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MLK's Legacy Is Still Alive in Cherokee

A local event doubled as an educational fundraiser and a history lesson.

The 13th annual Martin Luther King Jr. Unity Breakfast was held in the Fellowship Hall on Saturday morning. The theme was "Re-Discovering Our Paths," and approximately 350 people attended.

Box centerpieces wrapped in black paper were decorated with silver ribbons, red berries and quotes from King. "It may be true that the law cannot make a man love me, but it can keep him from lynching me, and I think that's pretty important," (Wall Street Journal, Nov. 13, 1962) was on one table.

The event doubled as a scholarship fundraiser and history lesson. The guest speaker was 99-year-old Dr. Amelia Boynton Robinson, who served in the civil rights movement beside King in Selma, AL.

“We had a wonderful leader who was designated from the beginning of the world,” Robinson said in her speech. She met King when he came to Alabama with his wife, Coretta, and baby Yolanda.

“We were enamored with the baby, but he was just ordinary,” Robinson said. Her opinion of him changed the more she listened to his speeches. She said King was great not only for his message, but also because of his service to humanity.

Robinson said King gave of himself wherever he could, did not want to be limited to Selma and had a global impact. While in Europe, she was surprised to meet people who had set up memorials to him. She said one reason behind King’s popularity was his ability to relate biblical teachings to everyday life.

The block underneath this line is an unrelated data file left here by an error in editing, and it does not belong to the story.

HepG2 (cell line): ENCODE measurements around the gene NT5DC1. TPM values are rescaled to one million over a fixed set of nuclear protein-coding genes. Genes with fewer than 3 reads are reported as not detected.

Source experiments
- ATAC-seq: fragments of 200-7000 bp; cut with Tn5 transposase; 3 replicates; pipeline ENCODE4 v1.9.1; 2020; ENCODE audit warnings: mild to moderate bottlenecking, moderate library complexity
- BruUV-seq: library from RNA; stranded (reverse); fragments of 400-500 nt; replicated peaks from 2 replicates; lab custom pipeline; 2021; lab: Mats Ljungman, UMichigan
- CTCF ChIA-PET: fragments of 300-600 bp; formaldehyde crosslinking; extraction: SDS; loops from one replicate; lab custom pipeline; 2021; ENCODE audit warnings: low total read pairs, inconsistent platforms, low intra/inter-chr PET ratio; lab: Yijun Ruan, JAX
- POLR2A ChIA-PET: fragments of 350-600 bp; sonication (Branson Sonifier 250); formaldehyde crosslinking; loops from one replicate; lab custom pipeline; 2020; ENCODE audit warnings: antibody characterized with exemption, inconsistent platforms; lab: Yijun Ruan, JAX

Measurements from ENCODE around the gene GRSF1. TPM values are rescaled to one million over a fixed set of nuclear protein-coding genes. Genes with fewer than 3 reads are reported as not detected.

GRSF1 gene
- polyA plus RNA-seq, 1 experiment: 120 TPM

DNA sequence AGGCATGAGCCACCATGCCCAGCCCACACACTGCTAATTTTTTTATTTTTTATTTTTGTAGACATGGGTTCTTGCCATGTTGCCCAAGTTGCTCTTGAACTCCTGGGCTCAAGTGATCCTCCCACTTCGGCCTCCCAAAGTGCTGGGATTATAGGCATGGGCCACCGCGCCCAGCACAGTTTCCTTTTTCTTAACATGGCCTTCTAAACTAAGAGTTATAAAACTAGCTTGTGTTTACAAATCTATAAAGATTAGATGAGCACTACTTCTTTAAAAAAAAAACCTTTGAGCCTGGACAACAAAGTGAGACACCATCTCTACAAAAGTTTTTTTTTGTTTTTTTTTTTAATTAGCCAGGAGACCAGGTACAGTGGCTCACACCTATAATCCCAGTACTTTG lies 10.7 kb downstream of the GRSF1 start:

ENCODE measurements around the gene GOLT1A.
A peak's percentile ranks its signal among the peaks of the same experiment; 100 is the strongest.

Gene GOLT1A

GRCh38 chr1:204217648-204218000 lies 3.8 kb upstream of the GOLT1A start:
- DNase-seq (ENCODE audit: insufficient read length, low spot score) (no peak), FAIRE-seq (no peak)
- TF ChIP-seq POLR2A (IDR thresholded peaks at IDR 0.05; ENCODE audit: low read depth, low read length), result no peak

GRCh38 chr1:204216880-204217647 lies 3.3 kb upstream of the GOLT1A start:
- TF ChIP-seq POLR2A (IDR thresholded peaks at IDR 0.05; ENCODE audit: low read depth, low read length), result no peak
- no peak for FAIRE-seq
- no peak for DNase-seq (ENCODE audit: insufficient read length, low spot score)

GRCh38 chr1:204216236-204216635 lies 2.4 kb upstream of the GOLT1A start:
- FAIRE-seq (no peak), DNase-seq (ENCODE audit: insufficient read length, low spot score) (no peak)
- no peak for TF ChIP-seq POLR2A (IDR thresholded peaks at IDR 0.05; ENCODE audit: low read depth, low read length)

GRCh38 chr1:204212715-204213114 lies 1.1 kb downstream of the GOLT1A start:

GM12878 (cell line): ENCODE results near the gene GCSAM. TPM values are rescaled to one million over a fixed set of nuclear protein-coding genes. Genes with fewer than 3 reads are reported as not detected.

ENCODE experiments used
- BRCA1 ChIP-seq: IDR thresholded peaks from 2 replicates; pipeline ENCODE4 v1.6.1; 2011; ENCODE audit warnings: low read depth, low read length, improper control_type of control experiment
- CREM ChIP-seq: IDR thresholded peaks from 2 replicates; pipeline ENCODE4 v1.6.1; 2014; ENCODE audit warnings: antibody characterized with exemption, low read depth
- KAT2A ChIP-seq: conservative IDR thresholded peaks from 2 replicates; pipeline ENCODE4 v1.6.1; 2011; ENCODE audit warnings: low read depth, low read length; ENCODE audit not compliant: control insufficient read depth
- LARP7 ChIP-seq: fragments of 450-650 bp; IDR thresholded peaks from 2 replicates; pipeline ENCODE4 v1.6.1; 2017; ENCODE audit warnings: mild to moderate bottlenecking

She said children should be encouraged to bring their own dreams to reality and avoid the mistake of taking up only others’ visions.

“When young people are caught up in their own dreams, they make fewer mistakes. It’s all right to dream, but don’t let dreams be your master. I believe in dreams, but I don’t believe in letting dreams control you without using your conscience and God’s guidance.”

Robinson said tactics they used during the ‘60s appeared strange to racists. She said she did not work hard just so today’s generation could go to any hotel or restaurant, but she wanted more for them.

“Why not get together and own the building?” she said was the message behind her mission.

She said while folks are standing on her shoulders and thinking back on what has already been accomplished, hate groups are adding new members.

“Just to be given the right to vote is not enough. The civil rights era and the Voting Rights Act were just the beginning,” Robinson said. 

Robinson had a message specifically aimed at youth: “Get educated. Go into mathematics, science, astrology, astronomy. Excel. Then we can afford to fight. We need to have ammunition, which is education."

Others Weigh In on MLK’s Legacy

Some people in attendance became emotional while thinking back on King’s life and remembering the ‘60s. Others said they did not understand how people leading the civil rights movement could maintain a nonviolent attitude.